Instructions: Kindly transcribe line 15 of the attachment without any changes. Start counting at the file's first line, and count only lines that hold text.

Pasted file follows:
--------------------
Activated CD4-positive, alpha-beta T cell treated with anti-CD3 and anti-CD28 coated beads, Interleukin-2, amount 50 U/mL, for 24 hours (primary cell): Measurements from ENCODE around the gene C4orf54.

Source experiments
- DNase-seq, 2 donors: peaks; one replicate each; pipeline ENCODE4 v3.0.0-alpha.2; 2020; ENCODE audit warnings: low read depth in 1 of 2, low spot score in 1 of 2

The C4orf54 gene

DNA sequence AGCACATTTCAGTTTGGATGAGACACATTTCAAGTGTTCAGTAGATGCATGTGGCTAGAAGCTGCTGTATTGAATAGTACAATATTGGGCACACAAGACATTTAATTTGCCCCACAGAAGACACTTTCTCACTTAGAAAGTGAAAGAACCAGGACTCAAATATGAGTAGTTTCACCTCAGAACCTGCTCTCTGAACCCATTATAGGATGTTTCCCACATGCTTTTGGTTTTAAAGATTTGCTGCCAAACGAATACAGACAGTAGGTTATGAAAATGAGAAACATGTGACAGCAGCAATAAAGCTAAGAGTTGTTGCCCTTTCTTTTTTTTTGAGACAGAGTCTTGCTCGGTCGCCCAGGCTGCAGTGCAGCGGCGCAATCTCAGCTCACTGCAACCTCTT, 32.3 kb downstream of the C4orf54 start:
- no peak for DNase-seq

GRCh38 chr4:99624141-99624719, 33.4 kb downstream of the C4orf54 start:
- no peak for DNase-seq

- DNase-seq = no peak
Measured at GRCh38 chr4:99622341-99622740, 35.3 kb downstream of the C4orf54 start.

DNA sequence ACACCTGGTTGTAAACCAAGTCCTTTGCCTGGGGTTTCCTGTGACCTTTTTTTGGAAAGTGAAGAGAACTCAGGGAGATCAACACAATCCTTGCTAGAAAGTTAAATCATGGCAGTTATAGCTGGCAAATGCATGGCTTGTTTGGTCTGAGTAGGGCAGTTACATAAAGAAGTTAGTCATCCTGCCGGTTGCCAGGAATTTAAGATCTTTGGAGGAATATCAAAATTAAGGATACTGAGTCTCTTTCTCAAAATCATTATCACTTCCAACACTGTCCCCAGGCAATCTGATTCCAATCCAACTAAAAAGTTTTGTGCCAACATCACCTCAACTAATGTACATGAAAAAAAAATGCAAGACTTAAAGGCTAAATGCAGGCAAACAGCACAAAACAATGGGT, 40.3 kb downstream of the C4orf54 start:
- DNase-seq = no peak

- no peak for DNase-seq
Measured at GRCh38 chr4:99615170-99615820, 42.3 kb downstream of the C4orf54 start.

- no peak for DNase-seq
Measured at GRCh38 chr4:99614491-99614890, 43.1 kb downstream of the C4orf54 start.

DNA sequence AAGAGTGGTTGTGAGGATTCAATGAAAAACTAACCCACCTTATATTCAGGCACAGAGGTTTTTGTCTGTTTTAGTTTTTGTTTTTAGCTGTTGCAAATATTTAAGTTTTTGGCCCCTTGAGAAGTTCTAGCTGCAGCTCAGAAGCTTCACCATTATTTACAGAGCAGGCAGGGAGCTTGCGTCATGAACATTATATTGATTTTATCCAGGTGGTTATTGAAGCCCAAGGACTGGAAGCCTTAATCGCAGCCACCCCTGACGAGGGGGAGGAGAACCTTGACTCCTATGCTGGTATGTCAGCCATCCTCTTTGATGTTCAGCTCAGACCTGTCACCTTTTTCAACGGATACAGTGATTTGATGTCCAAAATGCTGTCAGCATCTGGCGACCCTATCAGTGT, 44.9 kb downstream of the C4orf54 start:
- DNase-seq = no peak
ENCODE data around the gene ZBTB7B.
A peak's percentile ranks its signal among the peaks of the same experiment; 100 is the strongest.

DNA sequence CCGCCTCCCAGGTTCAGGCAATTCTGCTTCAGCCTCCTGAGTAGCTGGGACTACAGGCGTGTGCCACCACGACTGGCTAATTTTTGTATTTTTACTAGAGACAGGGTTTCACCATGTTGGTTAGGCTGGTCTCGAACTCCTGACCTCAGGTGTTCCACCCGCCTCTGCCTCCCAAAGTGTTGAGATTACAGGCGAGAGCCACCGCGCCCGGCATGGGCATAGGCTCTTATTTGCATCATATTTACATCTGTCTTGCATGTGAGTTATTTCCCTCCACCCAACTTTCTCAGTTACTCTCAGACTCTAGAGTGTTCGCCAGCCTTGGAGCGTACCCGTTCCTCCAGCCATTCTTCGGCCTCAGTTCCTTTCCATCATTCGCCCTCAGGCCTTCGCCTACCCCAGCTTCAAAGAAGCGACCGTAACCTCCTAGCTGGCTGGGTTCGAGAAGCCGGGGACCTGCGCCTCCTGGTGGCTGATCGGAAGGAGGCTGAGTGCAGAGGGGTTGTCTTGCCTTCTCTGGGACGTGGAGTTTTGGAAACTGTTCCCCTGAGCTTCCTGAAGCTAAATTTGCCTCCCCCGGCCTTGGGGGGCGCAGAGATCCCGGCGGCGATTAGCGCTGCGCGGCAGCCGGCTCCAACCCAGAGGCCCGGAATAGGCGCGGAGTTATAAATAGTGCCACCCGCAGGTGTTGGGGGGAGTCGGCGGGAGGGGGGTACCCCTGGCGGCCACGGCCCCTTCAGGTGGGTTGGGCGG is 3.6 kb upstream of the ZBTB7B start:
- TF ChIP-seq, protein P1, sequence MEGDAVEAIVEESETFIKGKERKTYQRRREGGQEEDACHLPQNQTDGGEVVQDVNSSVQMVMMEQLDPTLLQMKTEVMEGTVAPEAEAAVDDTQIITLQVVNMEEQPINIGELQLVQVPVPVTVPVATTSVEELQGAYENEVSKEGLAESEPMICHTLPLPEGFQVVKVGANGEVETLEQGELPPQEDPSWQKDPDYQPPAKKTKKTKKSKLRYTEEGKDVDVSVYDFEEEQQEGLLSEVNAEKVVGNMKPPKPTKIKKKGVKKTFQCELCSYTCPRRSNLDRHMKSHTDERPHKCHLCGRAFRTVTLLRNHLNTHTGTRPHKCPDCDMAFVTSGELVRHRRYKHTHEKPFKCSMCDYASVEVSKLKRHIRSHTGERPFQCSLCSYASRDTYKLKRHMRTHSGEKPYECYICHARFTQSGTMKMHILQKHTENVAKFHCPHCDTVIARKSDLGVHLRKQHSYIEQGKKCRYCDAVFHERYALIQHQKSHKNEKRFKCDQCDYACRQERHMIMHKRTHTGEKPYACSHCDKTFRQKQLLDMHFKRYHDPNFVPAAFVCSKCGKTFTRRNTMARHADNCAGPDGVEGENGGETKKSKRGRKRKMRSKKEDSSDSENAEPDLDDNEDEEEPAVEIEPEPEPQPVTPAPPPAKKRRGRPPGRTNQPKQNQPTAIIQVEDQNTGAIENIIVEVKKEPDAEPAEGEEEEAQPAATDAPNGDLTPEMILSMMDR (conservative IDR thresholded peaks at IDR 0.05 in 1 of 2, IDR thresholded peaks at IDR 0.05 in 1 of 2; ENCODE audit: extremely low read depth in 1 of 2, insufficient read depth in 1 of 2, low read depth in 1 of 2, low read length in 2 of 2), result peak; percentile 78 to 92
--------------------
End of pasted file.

- no peak for DNase-seq